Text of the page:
You are the financial controller of Omega, a listed company which prepares consolidated financial statements in accordance with International Financial Reporting Standards (IFRS). Your managing director, who is not an accountant, has recently attended a seminar and has raised a question for you concerning issues discussed at the seminar:
Another delegate was discussing the fact that the entity of which she is a director is relocating its head office staff to a more suitable site and intends to sell its existing head office building. Apparently the existing building was advertised for sale on 1 July 2015 and the entity anticipates selling it by 31 December 2015. The year end of the entity is 30 September 2015. The delegate stated that in certain circumstances buildings which are intended to be sold are treated differently from other buildings in the financial statements. Please outline under what circumstances buildings which are being sold are treated differently and also what that different treatment is. (10 marks)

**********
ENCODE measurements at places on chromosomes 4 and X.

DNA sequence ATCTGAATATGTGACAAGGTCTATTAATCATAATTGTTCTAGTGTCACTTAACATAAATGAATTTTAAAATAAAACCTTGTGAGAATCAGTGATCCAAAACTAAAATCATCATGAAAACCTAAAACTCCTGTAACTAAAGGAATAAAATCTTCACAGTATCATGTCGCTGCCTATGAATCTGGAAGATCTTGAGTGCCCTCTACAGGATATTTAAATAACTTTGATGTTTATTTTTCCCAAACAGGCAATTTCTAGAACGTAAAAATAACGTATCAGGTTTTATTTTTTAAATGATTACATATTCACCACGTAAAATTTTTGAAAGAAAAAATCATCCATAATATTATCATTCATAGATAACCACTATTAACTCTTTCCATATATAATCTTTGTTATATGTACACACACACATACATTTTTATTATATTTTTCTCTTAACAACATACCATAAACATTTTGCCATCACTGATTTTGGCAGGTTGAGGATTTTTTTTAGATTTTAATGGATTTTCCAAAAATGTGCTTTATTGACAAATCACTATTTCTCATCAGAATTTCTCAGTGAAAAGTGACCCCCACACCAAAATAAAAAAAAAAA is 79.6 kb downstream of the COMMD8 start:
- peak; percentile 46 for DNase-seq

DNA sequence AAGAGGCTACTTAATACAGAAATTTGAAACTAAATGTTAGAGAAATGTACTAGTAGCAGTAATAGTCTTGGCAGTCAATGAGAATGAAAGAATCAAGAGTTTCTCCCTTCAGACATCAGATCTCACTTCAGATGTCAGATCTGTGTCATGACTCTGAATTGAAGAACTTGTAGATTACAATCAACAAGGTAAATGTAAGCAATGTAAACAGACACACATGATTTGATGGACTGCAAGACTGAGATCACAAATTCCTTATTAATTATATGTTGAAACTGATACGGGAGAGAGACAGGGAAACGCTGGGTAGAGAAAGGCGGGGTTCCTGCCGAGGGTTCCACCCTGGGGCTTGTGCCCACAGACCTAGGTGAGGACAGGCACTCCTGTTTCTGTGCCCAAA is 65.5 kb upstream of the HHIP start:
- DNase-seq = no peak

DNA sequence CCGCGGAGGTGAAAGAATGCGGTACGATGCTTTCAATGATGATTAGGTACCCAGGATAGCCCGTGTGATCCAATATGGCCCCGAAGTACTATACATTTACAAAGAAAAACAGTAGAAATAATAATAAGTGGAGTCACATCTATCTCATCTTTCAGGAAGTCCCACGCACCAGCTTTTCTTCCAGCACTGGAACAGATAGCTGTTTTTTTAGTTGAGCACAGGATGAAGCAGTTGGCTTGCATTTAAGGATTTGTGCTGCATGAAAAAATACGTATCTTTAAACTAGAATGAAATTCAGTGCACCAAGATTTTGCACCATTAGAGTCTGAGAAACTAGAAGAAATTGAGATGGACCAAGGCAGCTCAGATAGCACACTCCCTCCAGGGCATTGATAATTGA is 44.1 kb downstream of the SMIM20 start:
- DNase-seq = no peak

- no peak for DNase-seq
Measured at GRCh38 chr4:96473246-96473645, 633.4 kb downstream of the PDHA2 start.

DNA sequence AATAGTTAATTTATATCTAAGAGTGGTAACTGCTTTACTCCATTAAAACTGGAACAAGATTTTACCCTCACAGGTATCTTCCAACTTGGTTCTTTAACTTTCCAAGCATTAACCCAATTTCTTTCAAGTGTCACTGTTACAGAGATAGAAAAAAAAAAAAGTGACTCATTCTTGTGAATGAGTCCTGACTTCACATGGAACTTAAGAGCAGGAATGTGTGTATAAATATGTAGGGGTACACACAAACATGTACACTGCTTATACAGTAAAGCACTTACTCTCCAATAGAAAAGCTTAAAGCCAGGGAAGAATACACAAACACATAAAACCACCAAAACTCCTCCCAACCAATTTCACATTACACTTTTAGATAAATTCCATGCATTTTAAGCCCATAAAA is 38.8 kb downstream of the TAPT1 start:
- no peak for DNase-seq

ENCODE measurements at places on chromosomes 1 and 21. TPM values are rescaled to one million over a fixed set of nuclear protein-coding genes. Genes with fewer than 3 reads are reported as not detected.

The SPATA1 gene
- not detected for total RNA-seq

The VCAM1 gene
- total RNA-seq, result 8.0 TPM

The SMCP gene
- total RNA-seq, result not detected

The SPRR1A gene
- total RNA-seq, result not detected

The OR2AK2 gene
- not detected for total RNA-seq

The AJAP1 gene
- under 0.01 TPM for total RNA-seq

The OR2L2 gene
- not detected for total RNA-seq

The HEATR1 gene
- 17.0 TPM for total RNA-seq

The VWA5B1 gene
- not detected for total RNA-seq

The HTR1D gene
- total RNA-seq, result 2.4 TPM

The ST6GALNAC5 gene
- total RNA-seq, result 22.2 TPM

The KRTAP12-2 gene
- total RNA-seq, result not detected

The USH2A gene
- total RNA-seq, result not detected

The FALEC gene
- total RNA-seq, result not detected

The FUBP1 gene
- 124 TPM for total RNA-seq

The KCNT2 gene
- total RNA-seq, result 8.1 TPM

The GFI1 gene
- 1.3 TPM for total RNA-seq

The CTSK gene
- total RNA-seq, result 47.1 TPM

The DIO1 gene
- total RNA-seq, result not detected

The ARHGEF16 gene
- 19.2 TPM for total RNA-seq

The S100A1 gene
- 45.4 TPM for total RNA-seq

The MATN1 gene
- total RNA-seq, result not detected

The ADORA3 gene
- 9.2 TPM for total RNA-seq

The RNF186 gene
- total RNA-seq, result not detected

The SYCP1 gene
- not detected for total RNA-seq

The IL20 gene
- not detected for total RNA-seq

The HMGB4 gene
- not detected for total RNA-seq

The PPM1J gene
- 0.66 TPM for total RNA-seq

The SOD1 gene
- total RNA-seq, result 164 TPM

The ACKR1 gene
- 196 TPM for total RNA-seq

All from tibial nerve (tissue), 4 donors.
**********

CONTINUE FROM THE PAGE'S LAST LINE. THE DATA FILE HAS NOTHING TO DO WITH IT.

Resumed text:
There are two different ways of treating an asset which is for continued use vs those which are intended for sale.
Under IFRS, Non-current assets held for sale are to be presented separately from other assets. There are conditions for an asset to qualify as a non-current held for sale namely:
- asset is available for sale in its immediate condition; and
- sale is highly probable.
For sale to be highly probable, the following conditions are required to be met:
- management is committed to sell the asset;
- sale is expected to be completed in 1 year from the date of classification;
- asset is actively marketed for sale;
- price is reasonably approximate to fair value;
- no changes in plan to sell are expected;
If an asset is classified as held for sale:
- no depreciation is charged on the asset;
- asset is shown at the lower of carrying amount and the fair value less costs to sell. Any difference between the carrying amount and fair value less costs to sell should be charged as impairment loss.